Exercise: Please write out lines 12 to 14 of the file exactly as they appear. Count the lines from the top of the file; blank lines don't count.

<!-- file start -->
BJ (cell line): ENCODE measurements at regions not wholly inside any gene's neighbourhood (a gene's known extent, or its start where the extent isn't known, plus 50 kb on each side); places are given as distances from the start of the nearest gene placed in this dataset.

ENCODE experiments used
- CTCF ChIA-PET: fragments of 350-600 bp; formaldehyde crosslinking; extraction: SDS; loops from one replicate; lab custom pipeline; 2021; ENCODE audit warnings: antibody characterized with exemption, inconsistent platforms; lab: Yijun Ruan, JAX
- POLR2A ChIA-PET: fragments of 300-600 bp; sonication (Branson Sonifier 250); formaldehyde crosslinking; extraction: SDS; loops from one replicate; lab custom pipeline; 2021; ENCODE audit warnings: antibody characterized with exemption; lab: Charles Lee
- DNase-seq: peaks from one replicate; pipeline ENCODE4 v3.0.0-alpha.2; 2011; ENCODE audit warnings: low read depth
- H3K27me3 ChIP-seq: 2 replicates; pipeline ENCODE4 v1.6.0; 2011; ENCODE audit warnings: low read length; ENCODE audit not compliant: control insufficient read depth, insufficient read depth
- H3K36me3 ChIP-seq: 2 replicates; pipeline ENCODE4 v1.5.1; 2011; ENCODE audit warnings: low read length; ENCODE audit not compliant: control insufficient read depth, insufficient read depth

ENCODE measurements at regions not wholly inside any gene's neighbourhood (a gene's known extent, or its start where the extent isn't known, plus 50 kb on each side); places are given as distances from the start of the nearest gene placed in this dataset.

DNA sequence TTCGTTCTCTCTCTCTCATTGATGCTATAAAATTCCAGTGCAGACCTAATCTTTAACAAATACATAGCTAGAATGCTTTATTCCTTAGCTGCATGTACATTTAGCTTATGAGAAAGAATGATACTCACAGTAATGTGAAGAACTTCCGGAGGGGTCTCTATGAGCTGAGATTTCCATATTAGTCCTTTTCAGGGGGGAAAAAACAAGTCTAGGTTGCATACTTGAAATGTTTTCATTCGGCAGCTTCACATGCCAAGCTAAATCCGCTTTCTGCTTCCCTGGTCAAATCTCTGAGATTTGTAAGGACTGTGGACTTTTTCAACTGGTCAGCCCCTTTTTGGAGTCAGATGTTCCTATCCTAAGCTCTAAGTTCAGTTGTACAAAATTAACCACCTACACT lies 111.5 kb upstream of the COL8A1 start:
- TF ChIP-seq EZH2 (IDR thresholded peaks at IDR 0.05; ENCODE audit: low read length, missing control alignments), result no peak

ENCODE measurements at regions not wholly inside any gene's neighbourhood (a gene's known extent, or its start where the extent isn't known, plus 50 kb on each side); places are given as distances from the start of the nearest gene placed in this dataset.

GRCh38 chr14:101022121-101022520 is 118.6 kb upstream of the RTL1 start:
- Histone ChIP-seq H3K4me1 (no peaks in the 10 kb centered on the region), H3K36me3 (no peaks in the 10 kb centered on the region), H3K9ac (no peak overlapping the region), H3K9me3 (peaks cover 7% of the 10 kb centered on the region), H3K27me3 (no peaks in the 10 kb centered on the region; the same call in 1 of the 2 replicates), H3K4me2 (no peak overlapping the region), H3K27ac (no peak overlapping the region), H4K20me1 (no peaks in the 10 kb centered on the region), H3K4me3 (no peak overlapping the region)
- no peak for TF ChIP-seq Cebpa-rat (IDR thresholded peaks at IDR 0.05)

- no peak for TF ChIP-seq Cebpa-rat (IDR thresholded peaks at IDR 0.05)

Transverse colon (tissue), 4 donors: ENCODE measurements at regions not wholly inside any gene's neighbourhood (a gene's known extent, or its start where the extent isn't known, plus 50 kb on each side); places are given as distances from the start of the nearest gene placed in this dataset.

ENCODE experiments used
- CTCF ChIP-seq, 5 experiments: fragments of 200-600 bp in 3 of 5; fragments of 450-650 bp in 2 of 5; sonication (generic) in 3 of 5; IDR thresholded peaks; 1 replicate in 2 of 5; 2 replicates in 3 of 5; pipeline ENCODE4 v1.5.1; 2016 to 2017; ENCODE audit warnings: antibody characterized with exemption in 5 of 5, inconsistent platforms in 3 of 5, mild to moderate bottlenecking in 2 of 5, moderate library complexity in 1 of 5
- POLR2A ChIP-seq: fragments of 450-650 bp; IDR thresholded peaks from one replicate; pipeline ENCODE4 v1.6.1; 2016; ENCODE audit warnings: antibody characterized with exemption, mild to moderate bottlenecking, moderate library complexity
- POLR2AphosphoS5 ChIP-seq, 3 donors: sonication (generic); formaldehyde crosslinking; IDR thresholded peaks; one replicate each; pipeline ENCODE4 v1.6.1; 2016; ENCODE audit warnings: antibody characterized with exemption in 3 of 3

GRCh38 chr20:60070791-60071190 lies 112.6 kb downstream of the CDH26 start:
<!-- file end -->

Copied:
GRCh38 chr14:101022121-101022520 is 118.6 kb upstream of the RTL1 start:
- Histone ChIP-seq H3K4me1 (no peaks in the 10 kb centered on the region), H3K36me3 (no peaks in the 10 kb centered on the region), H3K9ac (no peak overlapping the region), H3K9me3 (peaks cover 7% of the 10 kb centered on the region), H3K27me3 (no peaks in the 10 kb centered on the region; the same call in 1 of the 2 replicates), H3K4me2 (no peak overlapping the region), H3K27ac (no peak overlapping the region), H4K20me1 (no peaks in the 10 kb centered on the region), H3K4me3 (no peak overlapping the region)
- no peak for TF ChIP-seq Cebpa-rat (IDR thresholded peaks at IDR 0.05)